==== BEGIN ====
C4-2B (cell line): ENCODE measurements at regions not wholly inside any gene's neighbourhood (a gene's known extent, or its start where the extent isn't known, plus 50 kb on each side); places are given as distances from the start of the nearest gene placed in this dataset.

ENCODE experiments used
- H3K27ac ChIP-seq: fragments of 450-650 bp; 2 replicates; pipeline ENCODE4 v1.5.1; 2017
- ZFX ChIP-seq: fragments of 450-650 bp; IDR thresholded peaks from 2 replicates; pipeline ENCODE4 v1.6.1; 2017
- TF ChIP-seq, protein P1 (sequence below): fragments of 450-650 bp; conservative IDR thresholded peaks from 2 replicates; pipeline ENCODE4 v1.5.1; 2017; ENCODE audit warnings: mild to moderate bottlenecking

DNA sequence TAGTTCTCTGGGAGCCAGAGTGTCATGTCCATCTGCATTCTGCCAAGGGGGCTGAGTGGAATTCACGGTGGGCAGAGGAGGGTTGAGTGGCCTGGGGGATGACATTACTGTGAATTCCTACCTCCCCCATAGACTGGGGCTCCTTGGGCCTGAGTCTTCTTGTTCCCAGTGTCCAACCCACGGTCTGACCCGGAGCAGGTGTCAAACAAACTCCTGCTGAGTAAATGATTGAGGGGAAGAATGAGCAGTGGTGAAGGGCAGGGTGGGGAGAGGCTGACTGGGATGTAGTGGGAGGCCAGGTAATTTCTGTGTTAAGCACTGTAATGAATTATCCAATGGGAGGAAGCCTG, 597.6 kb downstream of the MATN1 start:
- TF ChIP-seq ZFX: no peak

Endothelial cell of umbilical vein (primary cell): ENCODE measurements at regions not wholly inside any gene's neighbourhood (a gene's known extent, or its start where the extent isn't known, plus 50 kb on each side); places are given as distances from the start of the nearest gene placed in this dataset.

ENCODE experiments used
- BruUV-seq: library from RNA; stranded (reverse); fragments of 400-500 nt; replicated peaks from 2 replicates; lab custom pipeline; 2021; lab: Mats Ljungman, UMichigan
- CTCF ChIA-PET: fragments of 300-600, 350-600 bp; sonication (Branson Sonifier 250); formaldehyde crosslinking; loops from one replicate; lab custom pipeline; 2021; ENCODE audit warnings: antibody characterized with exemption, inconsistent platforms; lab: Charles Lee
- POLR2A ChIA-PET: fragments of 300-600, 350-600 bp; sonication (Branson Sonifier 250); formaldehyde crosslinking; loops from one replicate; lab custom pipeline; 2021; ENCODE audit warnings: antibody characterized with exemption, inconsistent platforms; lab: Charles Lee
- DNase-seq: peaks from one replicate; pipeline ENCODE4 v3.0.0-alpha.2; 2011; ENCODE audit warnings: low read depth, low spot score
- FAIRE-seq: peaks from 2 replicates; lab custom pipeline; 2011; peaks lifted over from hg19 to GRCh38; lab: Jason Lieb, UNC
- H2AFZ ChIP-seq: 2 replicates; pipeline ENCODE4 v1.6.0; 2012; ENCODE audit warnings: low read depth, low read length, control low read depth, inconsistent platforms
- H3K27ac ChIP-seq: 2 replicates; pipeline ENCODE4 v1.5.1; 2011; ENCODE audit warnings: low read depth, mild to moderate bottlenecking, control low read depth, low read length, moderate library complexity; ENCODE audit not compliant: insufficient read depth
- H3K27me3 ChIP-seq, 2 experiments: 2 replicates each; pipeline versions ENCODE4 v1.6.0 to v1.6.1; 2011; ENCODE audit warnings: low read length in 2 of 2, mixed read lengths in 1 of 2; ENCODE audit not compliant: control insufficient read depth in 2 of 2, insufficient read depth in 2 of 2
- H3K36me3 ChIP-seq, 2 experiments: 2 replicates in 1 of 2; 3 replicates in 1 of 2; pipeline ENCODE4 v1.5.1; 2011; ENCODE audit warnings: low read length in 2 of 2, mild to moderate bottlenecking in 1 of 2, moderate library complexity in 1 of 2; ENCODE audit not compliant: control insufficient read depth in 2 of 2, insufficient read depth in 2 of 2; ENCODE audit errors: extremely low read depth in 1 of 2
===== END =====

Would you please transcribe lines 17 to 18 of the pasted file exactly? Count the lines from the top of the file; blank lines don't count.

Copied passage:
- H3K27me3 ChIP-seq, 2 experiments: 2 replicates each; pipeline versions ENCODE4 v1.6.0 to v1.6.1; 2011; ENCODE audit warnings: low read length in 2 of 2, mixed read lengths in 1 of 2; ENCODE audit not compliant: control insufficient read depth in 2 of 2, insufficient read depth in 2 of 2
- H3K36me3 ChIP-seq, 2 experiments: 2 replicates in 1 of 2; 3 replicates in 1 of 2; pipeline ENCODE4 v1.5.1; 2011; ENCODE audit warnings: low read length in 2 of 2, mild to moderate bottlenecking in 1 of 2, moderate library complexity in 1 of 2; ENCODE audit not compliant: control insufficient read depth in 2 of 2, insufficient read depth in 2 of 2; ENCODE audit errors: extremely low read depth in 1 of 2